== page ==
FIGURE 1. The input screen for equity options



 FIGURE 2. A matrix and display for profit and loss under stock and volatility movements.



 FIGURE 3. Profit and loss under different spot and interest rate scenarios


  • Black-Scholes - for European equity options where the underlying has no or several dividends. A dividend yield is calculated consistent with this information and is use in the Black- Scholes formula.

  • Bjerksund and Stensland - for American equity options with the underlying having no or several dividends.

  • Finite Differences - for European or American options with at least one but not many dividends, using finite differences.

  • Analytic - the method of (Haug et al. 2003) for European options. Being phased out of the product, but currently retained for compatibility.


Barone-Adesi, G. & Whaley, R. (1987), `Efficient analytic approximation of American option values', Journal of Finance 42(2), 301-320.

Bjerksund, P. & Stensland, G. (1993), `Closed form approximation of American options', Scandinavian Journal of Management 9, 87-99.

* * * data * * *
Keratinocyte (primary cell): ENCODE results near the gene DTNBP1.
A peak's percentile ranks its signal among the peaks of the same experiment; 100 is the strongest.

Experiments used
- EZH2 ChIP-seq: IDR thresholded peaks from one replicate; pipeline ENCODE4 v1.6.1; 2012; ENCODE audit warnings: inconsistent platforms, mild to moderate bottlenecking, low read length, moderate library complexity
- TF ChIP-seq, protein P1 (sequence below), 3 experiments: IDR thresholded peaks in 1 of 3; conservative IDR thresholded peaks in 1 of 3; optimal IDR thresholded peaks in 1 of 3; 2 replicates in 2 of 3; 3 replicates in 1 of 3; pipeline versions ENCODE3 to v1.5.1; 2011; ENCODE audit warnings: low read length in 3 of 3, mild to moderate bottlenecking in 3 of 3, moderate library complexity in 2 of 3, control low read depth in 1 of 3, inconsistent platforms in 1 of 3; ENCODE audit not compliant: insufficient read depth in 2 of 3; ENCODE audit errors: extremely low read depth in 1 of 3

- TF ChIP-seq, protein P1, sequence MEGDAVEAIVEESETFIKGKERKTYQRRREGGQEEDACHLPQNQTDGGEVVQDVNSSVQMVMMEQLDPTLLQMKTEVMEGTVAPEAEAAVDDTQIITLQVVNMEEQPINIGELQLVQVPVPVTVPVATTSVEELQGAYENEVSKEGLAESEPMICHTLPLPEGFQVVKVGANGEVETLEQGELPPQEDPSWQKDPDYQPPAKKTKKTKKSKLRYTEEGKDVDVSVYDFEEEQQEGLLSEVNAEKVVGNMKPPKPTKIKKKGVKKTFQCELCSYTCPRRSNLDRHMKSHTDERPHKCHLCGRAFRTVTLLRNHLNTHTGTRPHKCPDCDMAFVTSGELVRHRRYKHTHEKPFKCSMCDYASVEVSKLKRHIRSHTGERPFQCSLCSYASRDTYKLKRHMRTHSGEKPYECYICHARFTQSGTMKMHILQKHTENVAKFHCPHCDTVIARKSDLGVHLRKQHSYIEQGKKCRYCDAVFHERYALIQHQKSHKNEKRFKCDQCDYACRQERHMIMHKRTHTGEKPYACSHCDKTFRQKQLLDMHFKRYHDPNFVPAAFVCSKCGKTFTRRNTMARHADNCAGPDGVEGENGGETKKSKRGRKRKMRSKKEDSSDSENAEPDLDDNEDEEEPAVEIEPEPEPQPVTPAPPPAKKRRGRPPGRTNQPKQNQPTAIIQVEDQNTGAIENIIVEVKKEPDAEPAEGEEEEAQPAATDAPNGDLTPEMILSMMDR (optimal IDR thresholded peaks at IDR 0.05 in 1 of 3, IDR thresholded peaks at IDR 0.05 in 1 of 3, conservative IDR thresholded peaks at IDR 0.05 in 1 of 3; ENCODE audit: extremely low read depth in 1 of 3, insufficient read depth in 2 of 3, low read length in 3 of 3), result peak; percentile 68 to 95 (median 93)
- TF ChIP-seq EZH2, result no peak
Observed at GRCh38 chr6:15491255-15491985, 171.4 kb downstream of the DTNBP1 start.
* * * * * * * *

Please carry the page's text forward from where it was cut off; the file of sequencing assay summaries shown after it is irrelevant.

Bjerksund, P. & Stensland, G. (2002), `Closed form valuation of American options'.

Bjork, T. (1998), Arbitrage Theory in Continuous Time, Oxford University Press.

Black, F. & Scholes, M. (1973), `The pricing of options and corporate liabilities', Journal of Political Economy 73(May-June), 637-659.

Bos, M. & Vandermark, S. (September 2002), `Finessing fixed dividends', Risk 15(9), 157-158.

Cox, J., Ross, S. & Rubinstein, M. (1979), `Option pricing: a simplified approach', Journal of Financial Economics 7, 229-263.

Frishling, V. (2002), `A discrete question', Risk January(1).

Geske, R. (1979), `A note on an analytic formula for unprotected American call options on stocks with known dividends', Journal of Financial Economics 7(A), 375-380.

Haug, E. G., Haug, J. & Lewis, A. (2003), `Back to basics: a new approach to the discrete dividend problem', WILMOTT Magazine September, 37-47.

Roll, R. (1977), `An analytic valuation formula for unprotected American call options on stocks with known dividends', Journal of Financial Economics 5, 251-258.

Whaley, R. (1981), `On the valuation of American call options on stocks with known dividends', Journal of Financial Economics 9, 207-211.